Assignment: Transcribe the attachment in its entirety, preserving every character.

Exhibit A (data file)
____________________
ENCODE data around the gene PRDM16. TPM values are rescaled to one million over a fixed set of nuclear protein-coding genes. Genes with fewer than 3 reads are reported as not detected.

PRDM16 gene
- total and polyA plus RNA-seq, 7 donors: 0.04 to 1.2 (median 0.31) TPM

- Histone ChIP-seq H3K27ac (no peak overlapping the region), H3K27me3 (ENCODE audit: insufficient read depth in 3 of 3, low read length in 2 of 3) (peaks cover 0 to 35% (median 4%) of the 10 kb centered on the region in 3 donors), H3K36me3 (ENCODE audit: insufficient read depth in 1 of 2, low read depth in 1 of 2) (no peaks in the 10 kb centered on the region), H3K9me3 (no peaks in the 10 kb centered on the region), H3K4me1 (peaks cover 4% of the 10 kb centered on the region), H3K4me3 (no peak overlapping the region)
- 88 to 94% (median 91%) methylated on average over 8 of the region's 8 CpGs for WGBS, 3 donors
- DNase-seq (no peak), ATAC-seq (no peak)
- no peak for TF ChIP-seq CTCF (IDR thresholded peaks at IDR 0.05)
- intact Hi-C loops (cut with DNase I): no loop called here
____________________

ENCODE data around the gene PRDM16. TPM values are rescaled to one million over a fixed set of nuclear protein-coding genes. Genes with fewer than 3 reads are reported as not detected.

PRDM16 gene
- total and polyA plus RNA-seq, 7 donors: 0.04 to 1.2 (median 0.31) TPM

- Histone ChIP-seq H3K27ac (no peak overlapping the region), H3K27me3 (ENCODE audit: insufficient read depth in 3 of 3, low read length in 2 of 3) (peaks cover 0 to 35% (median 4%) of the 10 kb centered on the region in 3 donors), H3K36me3 (ENCODE audit: insufficient read depth in 1 of 2, low read depth in 1 of 2) (no peaks in the 10 kb centered on the region), H3K9me3 (no peaks in the 10 kb centered on the region), H3K4me1 (peaks cover 4% of the 10 kb centered on the region), H3K4me3 (no peak overlapping the region)
- 88 to 94% (median 91%) methylated on average over 8 of the region's 8 CpGs for WGBS, 3 donors
- DNase-seq (no peak), ATAC-seq (no peak)
- no peak for TF ChIP-seq CTCF (IDR thresholded peaks at IDR 0.05)
- intact Hi-C loops (cut with DNase I): no loop called here